Gabby OK’s comedic journey began at the age of 34 when she visited her hometown of Las Vegas for Christmas break. Her friend connected her to a local comedian, who inspired her to take the plunge into the world of stand-up, fueling a passion that had always lingered in the back of her mind.
She promptly made her way to Target, purchased a notebook, and began crafting her own jokes.
While her first stand-up performance in 2021 was a success, Gabby understood that failure is an inevitable part of every comedian’s journey. She emphasized that each moment on stage is a valuable learning experience and that “the real test is if, when you get on stage and it doesn’t go well, can you get back on stage? What can you learn from that experience to help propel you further?”
After gaining some momentum in Vegas, Gabby returned to Minnesota, where she has lived since 2018, ready to make her mark on the local comedy scene. She performed at open mics night after night. It was on stage where Gabby said she was finally “walking in her purpose.”
This conversation has been edited for length and clarity.
How does your cultural background and personal experiences shape your comedic style and material? Are there any particular topics or issues that you find yourself drawn to?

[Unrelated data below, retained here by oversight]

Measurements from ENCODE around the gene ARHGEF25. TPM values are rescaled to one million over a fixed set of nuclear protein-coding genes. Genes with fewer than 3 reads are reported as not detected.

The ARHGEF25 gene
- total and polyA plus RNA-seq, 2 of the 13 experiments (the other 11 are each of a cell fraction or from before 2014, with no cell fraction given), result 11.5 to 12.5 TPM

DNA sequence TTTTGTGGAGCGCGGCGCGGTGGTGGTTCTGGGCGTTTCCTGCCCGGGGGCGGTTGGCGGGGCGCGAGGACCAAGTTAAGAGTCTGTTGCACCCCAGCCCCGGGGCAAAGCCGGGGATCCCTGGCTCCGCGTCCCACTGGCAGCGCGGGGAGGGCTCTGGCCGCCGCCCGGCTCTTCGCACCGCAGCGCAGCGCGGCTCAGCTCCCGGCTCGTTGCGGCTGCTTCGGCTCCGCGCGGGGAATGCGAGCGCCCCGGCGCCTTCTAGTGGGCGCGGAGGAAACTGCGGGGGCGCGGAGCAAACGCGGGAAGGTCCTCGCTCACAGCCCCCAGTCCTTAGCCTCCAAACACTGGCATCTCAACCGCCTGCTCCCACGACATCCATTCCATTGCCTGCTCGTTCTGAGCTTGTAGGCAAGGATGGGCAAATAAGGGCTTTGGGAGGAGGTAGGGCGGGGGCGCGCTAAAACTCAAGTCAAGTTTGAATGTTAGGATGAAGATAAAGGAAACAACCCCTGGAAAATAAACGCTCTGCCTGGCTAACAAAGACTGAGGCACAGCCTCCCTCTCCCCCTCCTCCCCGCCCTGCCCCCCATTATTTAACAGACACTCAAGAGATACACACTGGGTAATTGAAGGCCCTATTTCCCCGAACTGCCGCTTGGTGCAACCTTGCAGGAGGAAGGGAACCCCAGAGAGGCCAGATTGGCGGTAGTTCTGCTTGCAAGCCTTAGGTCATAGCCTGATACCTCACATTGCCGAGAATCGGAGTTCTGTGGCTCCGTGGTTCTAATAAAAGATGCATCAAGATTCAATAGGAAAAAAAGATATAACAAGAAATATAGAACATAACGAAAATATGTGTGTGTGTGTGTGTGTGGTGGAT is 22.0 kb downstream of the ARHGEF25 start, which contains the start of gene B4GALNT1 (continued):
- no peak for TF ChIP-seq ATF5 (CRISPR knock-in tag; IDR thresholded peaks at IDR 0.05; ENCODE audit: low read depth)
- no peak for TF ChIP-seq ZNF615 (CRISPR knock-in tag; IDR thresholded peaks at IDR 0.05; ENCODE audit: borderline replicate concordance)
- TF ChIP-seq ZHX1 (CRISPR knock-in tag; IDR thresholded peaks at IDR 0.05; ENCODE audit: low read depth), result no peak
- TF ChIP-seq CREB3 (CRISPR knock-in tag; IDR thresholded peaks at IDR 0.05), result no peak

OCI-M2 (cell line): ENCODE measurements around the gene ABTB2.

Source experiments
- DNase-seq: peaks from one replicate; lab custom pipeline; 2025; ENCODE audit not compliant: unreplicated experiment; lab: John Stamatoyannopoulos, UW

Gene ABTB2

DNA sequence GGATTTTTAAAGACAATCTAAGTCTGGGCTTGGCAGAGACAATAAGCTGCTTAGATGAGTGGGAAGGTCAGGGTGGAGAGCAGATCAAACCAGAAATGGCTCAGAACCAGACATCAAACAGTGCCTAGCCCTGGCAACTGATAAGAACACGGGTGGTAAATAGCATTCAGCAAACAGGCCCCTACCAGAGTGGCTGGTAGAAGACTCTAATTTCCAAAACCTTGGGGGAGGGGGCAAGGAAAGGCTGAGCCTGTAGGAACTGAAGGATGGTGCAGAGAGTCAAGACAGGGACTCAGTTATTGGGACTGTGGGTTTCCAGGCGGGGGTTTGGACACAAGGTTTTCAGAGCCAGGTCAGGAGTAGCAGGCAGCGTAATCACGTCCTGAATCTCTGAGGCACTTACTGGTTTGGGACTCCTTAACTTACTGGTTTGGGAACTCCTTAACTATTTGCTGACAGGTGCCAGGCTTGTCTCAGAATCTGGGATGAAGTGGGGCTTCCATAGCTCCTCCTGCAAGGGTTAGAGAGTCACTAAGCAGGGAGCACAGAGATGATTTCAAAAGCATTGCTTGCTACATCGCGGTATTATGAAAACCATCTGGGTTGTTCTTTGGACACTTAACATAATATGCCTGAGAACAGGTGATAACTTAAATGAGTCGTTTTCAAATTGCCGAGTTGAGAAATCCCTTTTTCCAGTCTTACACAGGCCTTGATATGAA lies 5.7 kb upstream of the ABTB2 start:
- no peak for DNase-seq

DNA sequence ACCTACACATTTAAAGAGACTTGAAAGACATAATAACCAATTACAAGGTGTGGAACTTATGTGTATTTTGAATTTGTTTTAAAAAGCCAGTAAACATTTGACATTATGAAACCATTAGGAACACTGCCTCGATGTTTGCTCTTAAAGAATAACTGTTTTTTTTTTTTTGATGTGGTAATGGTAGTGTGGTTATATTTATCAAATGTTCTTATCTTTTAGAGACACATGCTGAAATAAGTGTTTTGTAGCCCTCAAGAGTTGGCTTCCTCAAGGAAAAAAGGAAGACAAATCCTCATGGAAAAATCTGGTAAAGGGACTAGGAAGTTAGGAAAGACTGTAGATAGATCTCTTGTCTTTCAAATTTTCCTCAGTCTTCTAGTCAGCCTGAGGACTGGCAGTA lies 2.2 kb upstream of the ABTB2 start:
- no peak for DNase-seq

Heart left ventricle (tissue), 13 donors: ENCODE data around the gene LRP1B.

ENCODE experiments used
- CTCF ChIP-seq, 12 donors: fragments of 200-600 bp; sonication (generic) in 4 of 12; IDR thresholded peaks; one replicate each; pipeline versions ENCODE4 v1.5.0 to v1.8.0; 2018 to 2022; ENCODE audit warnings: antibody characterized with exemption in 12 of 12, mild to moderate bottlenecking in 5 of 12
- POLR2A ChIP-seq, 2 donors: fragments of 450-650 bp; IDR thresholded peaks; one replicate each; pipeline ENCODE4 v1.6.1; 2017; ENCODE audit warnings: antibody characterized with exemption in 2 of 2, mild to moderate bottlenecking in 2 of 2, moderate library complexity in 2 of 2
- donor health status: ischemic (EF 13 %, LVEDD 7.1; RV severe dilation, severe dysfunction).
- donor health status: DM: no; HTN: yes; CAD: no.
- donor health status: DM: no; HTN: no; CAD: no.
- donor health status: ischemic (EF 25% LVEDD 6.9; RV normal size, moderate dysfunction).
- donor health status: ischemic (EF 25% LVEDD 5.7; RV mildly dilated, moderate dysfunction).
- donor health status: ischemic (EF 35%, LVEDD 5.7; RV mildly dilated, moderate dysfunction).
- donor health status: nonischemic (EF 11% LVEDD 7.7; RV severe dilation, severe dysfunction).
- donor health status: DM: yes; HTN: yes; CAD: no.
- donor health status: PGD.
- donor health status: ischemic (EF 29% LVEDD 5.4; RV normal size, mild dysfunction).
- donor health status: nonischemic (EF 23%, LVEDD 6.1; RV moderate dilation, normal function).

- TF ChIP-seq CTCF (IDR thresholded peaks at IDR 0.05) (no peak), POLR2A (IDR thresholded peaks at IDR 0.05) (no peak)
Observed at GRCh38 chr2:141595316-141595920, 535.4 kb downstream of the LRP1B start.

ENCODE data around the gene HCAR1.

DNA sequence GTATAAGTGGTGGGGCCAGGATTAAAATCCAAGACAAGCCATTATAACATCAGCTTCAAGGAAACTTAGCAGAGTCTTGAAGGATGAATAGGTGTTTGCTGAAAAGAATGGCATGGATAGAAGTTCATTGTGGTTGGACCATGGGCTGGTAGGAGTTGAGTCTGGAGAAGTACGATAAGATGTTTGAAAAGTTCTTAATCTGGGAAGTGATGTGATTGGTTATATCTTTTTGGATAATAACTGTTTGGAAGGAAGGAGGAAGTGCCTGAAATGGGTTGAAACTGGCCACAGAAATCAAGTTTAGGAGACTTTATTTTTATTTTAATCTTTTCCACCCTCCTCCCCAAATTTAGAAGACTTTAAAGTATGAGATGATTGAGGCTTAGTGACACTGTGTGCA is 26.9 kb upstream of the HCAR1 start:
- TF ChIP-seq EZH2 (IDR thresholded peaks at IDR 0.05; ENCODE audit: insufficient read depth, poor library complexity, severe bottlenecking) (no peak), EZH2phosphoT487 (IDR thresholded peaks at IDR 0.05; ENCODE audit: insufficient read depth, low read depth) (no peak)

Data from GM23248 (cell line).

As a queer Black woman, everything I do is through that lens. So, when I talk about dating, it’s through a queer experience, or when I talk about family. There are things that are specific to having Black parents.
But that is the nice thing in Minnesota, people want to hear about other people’s experiences, especially if it’s something different than theirs. And sadly, childhood trauma is now a universal experience. To be clear, it’s not like my childhood was that traumatic, just in case my parents see this and they’re like, “What do you mean?” But, yeah, everything I do is always going to be through that lens.
I take pride in being able to use that lens and experience and still make it relatable or understandable, and funny to a wide audience.
What role do you think local comedians play in bringing diverse perspectives?
I don’t think anyone’s expecting me to speak for all Black people or all queer women or anything like that. I think they, for the most part, have an understanding, like, “Oh, this is Gabby’s experience,” but they also just want to hear more about it because again, it’s not an experience that is lived for them.
So, that’s kind of why they’re open to hearing it.
Does representation matter in comedy?
Oh, absolutely. I think for me, it’s just opening doors, right? I don’t want to be one of the only queer Black female comedians. I would like there to be more coming in. I think if people see me and they’re like, “Oh, if she can do it, I can do it.” I would love for that to be the attitude. I think mentorship is really important.